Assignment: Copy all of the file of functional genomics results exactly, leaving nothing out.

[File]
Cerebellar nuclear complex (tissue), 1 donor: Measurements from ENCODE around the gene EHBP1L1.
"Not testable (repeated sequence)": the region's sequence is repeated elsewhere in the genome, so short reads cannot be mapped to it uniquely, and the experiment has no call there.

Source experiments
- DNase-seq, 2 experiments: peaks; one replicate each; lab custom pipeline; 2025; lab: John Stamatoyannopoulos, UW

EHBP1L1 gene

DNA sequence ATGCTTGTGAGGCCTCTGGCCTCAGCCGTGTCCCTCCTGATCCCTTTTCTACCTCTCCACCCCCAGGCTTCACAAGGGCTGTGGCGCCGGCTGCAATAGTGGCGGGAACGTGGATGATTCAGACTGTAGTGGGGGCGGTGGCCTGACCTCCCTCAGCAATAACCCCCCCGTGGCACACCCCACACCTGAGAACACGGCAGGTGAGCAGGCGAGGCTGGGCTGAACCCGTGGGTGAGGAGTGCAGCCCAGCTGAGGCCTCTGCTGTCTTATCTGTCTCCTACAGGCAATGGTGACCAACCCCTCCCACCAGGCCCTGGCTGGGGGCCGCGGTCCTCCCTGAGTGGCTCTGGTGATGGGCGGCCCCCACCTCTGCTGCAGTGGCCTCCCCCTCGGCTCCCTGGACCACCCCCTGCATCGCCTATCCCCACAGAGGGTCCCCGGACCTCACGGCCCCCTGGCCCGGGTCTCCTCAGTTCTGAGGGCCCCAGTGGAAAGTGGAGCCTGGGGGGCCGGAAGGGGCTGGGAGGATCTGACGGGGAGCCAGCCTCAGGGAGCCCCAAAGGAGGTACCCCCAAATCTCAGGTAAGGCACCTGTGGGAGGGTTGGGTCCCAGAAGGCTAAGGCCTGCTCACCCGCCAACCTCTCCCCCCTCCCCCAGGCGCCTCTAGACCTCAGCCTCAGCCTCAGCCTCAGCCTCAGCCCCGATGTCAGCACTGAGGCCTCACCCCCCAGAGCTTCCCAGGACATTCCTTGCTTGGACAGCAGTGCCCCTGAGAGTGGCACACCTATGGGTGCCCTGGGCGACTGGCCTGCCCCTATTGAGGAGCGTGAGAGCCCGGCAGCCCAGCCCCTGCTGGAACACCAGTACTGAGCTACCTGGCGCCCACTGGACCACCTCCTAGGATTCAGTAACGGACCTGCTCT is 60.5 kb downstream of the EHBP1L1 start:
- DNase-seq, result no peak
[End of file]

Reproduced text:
Cerebellar nuclear complex (tissue), 1 donor: Measurements from ENCODE around the gene EHBP1L1.
"Not testable (repeated sequence)": the region's sequence is repeated elsewhere in the genome, so short reads cannot be mapped to it uniquely, and the experiment has no call there.

Source experiments
- DNase-seq, 2 experiments: peaks; one replicate each; lab custom pipeline; 2025; lab: John Stamatoyannopoulos, UW

EHBP1L1 gene

DNA sequence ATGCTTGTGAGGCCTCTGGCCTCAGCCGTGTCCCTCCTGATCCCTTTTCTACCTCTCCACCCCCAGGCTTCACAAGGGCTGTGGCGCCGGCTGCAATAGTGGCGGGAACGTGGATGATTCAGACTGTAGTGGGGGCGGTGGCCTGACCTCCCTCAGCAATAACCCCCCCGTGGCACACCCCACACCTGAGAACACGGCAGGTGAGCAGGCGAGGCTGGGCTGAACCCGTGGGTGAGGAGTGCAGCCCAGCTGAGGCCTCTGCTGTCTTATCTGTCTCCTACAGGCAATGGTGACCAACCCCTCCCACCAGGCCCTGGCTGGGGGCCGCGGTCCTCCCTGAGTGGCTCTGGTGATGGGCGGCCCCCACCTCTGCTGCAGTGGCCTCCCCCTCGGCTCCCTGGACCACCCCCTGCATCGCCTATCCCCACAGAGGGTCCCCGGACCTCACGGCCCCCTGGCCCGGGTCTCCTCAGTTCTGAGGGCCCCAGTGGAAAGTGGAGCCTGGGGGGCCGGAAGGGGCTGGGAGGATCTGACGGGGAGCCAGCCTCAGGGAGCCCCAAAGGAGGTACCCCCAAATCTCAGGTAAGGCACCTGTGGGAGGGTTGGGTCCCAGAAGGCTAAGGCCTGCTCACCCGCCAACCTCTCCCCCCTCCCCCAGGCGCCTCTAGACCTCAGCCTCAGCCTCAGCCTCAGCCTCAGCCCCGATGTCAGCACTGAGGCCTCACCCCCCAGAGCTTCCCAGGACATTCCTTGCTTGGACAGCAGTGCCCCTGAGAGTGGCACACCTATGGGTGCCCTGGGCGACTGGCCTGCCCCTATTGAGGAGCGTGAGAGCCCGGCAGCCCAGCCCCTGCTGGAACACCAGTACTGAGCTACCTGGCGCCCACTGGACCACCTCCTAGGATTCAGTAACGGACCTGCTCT is 60.5 kb downstream of the EHBP1L1 start:
- DNase-seq, result no peak